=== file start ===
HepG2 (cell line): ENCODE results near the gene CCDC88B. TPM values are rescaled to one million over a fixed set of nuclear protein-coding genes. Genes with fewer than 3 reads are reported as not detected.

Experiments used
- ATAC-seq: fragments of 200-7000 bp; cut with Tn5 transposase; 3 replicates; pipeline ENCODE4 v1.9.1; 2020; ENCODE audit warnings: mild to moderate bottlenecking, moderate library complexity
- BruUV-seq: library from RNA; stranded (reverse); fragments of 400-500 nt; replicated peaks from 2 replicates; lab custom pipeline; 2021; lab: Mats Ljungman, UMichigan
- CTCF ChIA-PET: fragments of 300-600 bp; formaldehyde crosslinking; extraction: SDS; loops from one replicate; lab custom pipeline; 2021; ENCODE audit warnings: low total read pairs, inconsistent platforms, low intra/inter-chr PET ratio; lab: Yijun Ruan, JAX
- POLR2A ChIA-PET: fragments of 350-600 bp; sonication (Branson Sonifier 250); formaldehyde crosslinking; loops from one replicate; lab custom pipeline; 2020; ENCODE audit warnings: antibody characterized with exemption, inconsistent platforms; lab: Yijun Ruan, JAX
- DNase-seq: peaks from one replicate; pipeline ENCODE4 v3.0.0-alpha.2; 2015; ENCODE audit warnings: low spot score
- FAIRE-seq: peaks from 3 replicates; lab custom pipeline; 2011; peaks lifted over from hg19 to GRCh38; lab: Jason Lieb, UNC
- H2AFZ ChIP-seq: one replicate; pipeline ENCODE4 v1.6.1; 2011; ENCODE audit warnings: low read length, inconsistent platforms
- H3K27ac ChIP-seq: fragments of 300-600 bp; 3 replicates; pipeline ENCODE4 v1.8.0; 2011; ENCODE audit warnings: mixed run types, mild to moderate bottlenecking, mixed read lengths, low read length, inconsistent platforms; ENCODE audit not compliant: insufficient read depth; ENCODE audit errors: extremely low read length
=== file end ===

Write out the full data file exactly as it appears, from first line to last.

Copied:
HepG2 (cell line): ENCODE results near the gene CCDC88B. TPM values are rescaled to one million over a fixed set of nuclear protein-coding genes. Genes with fewer than 3 reads are reported as not detected.

Experiments used
- ATAC-seq: fragments of 200-7000 bp; cut with Tn5 transposase; 3 replicates; pipeline ENCODE4 v1.9.1; 2020; ENCODE audit warnings: mild to moderate bottlenecking, moderate library complexity
- BruUV-seq: library from RNA; stranded (reverse); fragments of 400-500 nt; replicated peaks from 2 replicates; lab custom pipeline; 2021; lab: Mats Ljungman, UMichigan
- CTCF ChIA-PET: fragments of 300-600 bp; formaldehyde crosslinking; extraction: SDS; loops from one replicate; lab custom pipeline; 2021; ENCODE audit warnings: low total read pairs, inconsistent platforms, low intra/inter-chr PET ratio; lab: Yijun Ruan, JAX
- POLR2A ChIA-PET: fragments of 350-600 bp; sonication (Branson Sonifier 250); formaldehyde crosslinking; loops from one replicate; lab custom pipeline; 2020; ENCODE audit warnings: antibody characterized with exemption, inconsistent platforms; lab: Yijun Ruan, JAX
- DNase-seq: peaks from one replicate; pipeline ENCODE4 v3.0.0-alpha.2; 2015; ENCODE audit warnings: low spot score
- FAIRE-seq: peaks from 3 replicates; lab custom pipeline; 2011; peaks lifted over from hg19 to GRCh38; lab: Jason Lieb, UNC
- H2AFZ ChIP-seq: one replicate; pipeline ENCODE4 v1.6.1; 2011; ENCODE audit warnings: low read length, inconsistent platforms
- H3K27ac ChIP-seq: fragments of 300-600 bp; 3 replicates; pipeline ENCODE4 v1.8.0; 2011; ENCODE audit warnings: mixed run types, mild to moderate bottlenecking, mixed read lengths, low read length, inconsistent platforms; ENCODE audit not compliant: insufficient read depth; ENCODE audit errors: extremely low read length